I don’t need the cardiothoracic portion of the platform. So leave that out. What I do need though, is I need more heft. And my geriatrics. Our county has about 18 to 22%. Depending on which study you look at, of patients over the age of 65. I need that beefed up. Let’s work on that the other stuff should come done. There shouldn’t be a whole lot of heavy lifting either for the vendor, or for us when it comes to the build and the implementation. We don’t need to be as a little hospital spending a huge number of FTS To rebuild something that should come already open and ready for plug and play. I also don’t get that why does it take a year to implement a system?
It’s not like it’s the first time you’re doing it. And it’s not the first time you’re doing it for a giant University Center. So I don’t get that. But I guess that’s some of how we end up paying bazillions of dollars for these systems. the shame of it is, is there’s nothing more expensive than a cheap tool. My dad used to say that. And if you go cheap on some Yeah, that’s true, and especially with an EHR, cheap is a relative number. But what these things cost is enough to cause a hospital to go under.
And especially when you’re talking the little guys, the critical access hospitals, the little community hospitals, there needs to be a way of convincing the vendors to give an offering that is at a price point that is not going to decimate the financial bottom line of that hospital and let it continue to serve patients. But also To end up with a product that serves their needs, who they are, where they are, what they are, and what they want to be and what they have in their strategic plan for six months, a year, three years, 510 years down the pipe. That’s what needs to be done.
Andrew Tisser 29:16
Yeah. And look at all looking around a lot of the positions that you hear from say that the HR is one of the number one causes of burnout and and young and old positions alike. I mean, it’s interesting because I, I grew up with it, right. I mean, I, I pretty much had an electronic record throughout my training and so to some of my colleagues, but we’re still just as frustrated with it. Even compared to the people that went from paper to EHR, and it’s still a major issue. And I I believe it is contributing to some of our early career physicians leaving medicine,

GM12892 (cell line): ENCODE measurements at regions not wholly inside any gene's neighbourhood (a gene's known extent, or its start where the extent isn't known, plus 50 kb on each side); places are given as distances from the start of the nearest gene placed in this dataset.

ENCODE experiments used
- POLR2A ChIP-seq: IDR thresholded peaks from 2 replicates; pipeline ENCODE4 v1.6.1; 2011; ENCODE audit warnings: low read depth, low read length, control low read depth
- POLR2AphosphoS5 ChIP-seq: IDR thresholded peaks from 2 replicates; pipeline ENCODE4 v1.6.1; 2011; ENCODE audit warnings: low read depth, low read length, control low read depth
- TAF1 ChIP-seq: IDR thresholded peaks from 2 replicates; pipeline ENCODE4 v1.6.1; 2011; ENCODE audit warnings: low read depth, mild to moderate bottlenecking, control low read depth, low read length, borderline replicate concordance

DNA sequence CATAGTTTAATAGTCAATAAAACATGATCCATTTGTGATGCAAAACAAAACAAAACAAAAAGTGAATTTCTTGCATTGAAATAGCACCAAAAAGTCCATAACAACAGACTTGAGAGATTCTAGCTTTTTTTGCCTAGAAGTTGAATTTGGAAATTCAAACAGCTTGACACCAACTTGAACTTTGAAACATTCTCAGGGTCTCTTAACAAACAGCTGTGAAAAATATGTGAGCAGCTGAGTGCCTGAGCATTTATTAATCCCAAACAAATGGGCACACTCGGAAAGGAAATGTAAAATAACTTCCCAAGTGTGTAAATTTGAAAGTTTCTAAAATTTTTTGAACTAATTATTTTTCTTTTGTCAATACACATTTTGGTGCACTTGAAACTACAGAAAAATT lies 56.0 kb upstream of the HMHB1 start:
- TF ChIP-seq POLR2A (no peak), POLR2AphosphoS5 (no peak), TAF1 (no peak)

Michelle Flemmings 29:55
which is just it’s it’s disheartening and terror Fine all at the same time. I am a senior physician, I guess you would say I’m going to be 60 in July and I still don’t know where all the time when but I’ve been a physician more than half my life. I am not very computer savvy. I’ve been forced to become tune tutor savvy secondary to the EHR and because of my position as a CMO, we are not doing well enough our physician organizations a set a bam, a cop all of them.
We need to also pay attention to all of these studies about burnout and how it’s killing our physicians literally killing our physicians every day. We need to stand up for our physicians we need to say this is more than enough and not just draw a line in the sand and say, You know we are necessary to this equation. Patient Care requires physicians, we cannot be replaced by computers and computer software. There is Nothing that is ever going to replace the human touch in medicine. And if it comes to that stage, then we’re all really screwed.
Andrew Tisser 31:07
totalize It’s scary, right? I mean, people leaving in droves. dissatisfaction at an all time high and not just the four year career physicians, but people two years out of residency are leaving. And you know, well, why besides the chair what what else do you think is contributing to that from, from your perspective, having done this forever?
Michelle Flemmings 31:30